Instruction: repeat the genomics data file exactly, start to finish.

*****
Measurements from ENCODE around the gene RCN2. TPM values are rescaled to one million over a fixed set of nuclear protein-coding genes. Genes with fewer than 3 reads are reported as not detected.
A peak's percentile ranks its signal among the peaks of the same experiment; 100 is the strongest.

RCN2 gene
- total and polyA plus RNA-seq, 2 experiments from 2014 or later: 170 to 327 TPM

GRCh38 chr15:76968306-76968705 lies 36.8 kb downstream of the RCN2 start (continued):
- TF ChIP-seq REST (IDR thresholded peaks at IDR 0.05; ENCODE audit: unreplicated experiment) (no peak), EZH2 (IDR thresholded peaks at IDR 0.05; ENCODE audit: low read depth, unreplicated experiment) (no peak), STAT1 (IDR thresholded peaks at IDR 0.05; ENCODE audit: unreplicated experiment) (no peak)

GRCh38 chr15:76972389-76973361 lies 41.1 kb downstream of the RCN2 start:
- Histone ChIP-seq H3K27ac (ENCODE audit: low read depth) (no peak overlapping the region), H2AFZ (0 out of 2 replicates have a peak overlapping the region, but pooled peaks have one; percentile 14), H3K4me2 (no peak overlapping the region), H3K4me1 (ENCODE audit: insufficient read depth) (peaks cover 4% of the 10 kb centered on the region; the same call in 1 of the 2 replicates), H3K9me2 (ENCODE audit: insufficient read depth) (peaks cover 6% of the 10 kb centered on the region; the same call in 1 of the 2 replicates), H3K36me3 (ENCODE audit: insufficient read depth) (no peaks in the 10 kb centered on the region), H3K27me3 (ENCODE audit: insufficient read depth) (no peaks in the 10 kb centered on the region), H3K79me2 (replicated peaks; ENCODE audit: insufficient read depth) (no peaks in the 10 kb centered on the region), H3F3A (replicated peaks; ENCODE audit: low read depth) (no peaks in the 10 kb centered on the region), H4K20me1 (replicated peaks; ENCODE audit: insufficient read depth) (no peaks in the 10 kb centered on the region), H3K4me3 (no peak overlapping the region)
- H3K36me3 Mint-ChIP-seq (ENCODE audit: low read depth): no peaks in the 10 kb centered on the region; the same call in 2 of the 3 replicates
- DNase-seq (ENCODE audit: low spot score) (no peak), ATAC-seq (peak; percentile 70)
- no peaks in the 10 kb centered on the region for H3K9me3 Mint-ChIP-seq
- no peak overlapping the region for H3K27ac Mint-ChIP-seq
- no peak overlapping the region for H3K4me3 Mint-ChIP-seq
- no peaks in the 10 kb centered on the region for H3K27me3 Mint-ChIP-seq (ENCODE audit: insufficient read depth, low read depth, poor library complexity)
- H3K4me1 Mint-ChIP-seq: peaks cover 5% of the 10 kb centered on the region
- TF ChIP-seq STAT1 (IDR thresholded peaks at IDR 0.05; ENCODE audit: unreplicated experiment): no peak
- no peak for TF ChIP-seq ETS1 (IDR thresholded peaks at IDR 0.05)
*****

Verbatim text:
Measurements from ENCODE around the gene RCN2. TPM values are rescaled to one million over a fixed set of nuclear protein-coding genes. Genes with fewer than 3 reads are reported as not detected.
A peak's percentile ranks its signal among the peaks of the same experiment; 100 is the strongest.

RCN2 gene
- total and polyA plus RNA-seq, 2 experiments from 2014 or later: 170 to 327 TPM

GRCh38 chr15:76968306-76968705 lies 36.8 kb downstream of the RCN2 start (continued):
- TF ChIP-seq REST (IDR thresholded peaks at IDR 0.05; ENCODE audit: unreplicated experiment) (no peak), EZH2 (IDR thresholded peaks at IDR 0.05; ENCODE audit: low read depth, unreplicated experiment) (no peak), STAT1 (IDR thresholded peaks at IDR 0.05; ENCODE audit: unreplicated experiment) (no peak)

GRCh38 chr15:76972389-76973361 lies 41.1 kb downstream of the RCN2 start:
- Histone ChIP-seq H3K27ac (ENCODE audit: low read depth) (no peak overlapping the region), H2AFZ (0 out of 2 replicates have a peak overlapping the region, but pooled peaks have one; percentile 14), H3K4me2 (no peak overlapping the region), H3K4me1 (ENCODE audit: insufficient read depth) (peaks cover 4% of the 10 kb centered on the region; the same call in 1 of the 2 replicates), H3K9me2 (ENCODE audit: insufficient read depth) (peaks cover 6% of the 10 kb centered on the region; the same call in 1 of the 2 replicates), H3K36me3 (ENCODE audit: insufficient read depth) (no peaks in the 10 kb centered on the region), H3K27me3 (ENCODE audit: insufficient read depth) (no peaks in the 10 kb centered on the region), H3K79me2 (replicated peaks; ENCODE audit: insufficient read depth) (no peaks in the 10 kb centered on the region), H3F3A (replicated peaks; ENCODE audit: low read depth) (no peaks in the 10 kb centered on the region), H4K20me1 (replicated peaks; ENCODE audit: insufficient read depth) (no peaks in the 10 kb centered on the region), H3K4me3 (no peak overlapping the region)
- H3K36me3 Mint-ChIP-seq (ENCODE audit: low read depth): no peaks in the 10 kb centered on the region; the same call in 2 of the 3 replicates
- DNase-seq (ENCODE audit: low spot score) (no peak), ATAC-seq (peak; percentile 70)
- no peaks in the 10 kb centered on the region for H3K9me3 Mint-ChIP-seq
- no peak overlapping the region for H3K27ac Mint-ChIP-seq
- no peak overlapping the region for H3K4me3 Mint-ChIP-seq
- no peaks in the 10 kb centered on the region for H3K27me3 Mint-ChIP-seq (ENCODE audit: insufficient read depth, low read depth, poor library complexity)
- H3K4me1 Mint-ChIP-seq: peaks cover 5% of the 10 kb centered on the region
- TF ChIP-seq STAT1 (IDR thresholded peaks at IDR 0.05; ENCODE audit: unreplicated experiment): no peak
- no peak for TF ChIP-seq ETS1 (IDR thresholded peaks at IDR 0.05)